From Palestinian spinach pies to Irish soda bread, here are delicious bread recipes from around the world.
Food & Wine
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Jessamyn's Sephardic Challah
Jessamyn Waldman grew up in Canada eating challah, the Jewish Sabbath bread. Unlike the eggy challahs of the Ashkenazi Jews of Eastern Europe, this version comes from the Sephardic Jews of the Mediterranean, who flavored their challahs with caraway and anise. Many challahs are braided, but this one is twisted into a round, turban-shaped loaf. To shape this challah, first stretch the dough into a long rope, then coil it. If the dough resists stretching, let it rest for five minutes before trying again.
A trip to Ballymaloe Cookery School in Ireland inspired Susie Tompkins Buell to make this dense and hearty soda bread. It's perfect used in a sandwich with fromage blanc, smoked salmon, watercress and thinly sliced red onion.
Elidia Ramos, taught her fellow bakers how to make gorditas, a favorite Mexico City street food. Crisp on the outside and soft within, these savory corn cakes are a great base for all types of toppings, from pulled pork to shredded chicken. For a more luscious gordita, fry the dough in lard or butter instead of oil.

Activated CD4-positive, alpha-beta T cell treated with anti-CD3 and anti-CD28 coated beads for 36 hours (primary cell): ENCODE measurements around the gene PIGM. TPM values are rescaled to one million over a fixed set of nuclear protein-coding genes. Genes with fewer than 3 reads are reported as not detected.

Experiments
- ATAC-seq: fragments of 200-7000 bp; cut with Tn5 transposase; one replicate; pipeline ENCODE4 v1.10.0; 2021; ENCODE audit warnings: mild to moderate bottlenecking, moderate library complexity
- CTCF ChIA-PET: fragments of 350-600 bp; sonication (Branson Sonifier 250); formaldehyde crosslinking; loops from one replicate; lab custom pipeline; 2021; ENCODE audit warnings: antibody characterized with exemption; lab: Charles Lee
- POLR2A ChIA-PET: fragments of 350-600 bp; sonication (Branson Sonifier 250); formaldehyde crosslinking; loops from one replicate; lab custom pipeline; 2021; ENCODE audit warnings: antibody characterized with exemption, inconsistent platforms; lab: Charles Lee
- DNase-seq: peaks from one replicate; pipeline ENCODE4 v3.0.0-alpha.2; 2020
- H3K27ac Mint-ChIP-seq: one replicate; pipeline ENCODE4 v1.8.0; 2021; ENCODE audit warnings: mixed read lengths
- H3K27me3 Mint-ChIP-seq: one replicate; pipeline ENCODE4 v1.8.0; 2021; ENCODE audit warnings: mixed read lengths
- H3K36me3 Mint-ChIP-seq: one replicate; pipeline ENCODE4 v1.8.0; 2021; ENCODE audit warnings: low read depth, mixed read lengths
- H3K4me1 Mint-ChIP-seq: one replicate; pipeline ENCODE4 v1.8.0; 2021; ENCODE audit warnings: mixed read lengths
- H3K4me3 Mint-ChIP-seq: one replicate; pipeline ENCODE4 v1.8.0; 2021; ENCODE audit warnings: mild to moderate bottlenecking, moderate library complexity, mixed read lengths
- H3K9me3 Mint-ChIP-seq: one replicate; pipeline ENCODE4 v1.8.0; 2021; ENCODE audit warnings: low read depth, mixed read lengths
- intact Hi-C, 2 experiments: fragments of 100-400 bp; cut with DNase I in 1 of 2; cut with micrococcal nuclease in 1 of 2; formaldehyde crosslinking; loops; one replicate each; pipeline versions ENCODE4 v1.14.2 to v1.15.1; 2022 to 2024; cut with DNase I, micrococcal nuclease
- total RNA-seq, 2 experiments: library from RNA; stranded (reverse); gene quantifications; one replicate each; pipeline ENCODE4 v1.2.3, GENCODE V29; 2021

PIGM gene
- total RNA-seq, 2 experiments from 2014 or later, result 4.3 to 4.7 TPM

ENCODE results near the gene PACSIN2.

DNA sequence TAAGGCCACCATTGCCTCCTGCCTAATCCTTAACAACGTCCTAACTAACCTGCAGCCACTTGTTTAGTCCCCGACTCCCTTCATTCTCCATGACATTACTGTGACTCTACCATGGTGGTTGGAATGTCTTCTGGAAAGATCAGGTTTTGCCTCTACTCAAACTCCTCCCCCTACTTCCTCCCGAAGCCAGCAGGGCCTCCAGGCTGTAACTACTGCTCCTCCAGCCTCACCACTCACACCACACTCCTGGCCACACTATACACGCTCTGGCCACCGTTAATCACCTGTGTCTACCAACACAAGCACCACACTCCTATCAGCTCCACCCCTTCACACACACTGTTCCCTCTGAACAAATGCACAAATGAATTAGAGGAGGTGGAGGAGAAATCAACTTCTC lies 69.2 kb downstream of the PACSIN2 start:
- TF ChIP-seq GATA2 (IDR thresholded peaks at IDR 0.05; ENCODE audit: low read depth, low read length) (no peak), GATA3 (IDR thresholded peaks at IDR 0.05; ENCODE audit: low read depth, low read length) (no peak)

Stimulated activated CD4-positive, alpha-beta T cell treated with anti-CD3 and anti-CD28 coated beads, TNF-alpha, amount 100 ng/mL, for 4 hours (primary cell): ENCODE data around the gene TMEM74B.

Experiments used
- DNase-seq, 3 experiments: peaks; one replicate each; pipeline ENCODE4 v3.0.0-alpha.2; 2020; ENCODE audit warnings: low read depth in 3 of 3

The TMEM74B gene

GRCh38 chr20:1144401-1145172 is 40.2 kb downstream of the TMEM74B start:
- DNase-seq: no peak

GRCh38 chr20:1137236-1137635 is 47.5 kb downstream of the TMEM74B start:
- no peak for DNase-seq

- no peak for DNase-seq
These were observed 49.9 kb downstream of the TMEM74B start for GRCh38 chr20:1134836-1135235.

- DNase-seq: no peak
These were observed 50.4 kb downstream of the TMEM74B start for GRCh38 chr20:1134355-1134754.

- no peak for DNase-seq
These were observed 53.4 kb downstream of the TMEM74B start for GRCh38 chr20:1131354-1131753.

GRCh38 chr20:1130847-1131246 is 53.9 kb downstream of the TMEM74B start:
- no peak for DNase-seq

The spinach filling in these fatayer, inspired by a recipe from Palestinian-born baker Maha Ziadeh, isn't flavored with feta, as it is in the more common Greek spinach pies. Instead, it's spiked with lemon and sumac, a tangy Middle Eastern spice. Ziadeh forms the pies into a triangle, but the half-moon shape here is simpler to do.
The secret to Hot Bread Kitchen's richly flavorful tortillas is the masa made from freshly ground blue or white corn. Fresh masa is becoming increasingly available in cities with large Mexican populations, but masa harina, a dry corn flour, works well. In Mexico, cooks flatten tortillas with a wodden press, but a rolling pin or heavy skillet also works well. Press the dough between sheets of plastic wrap to keep it from sticking.
Jessamyn Waldman makes her excellent focaccia rolls from a dough she learned while baking in New York City. When she sells the rolls at farmers' markets, she varies the toppings by season; she uses potato and rosemary in the winter and tomatoes and feta in the summer.
For More: How can six women who speak five different languages turn out eight kinds of bread in one cramped industrial kitchen? It's a problem the bakers at Hot Bread Kitchen in Queens, New York, deal with almost every day as they tackle the pile of orders for their excellent breads and baked goods from their homelands.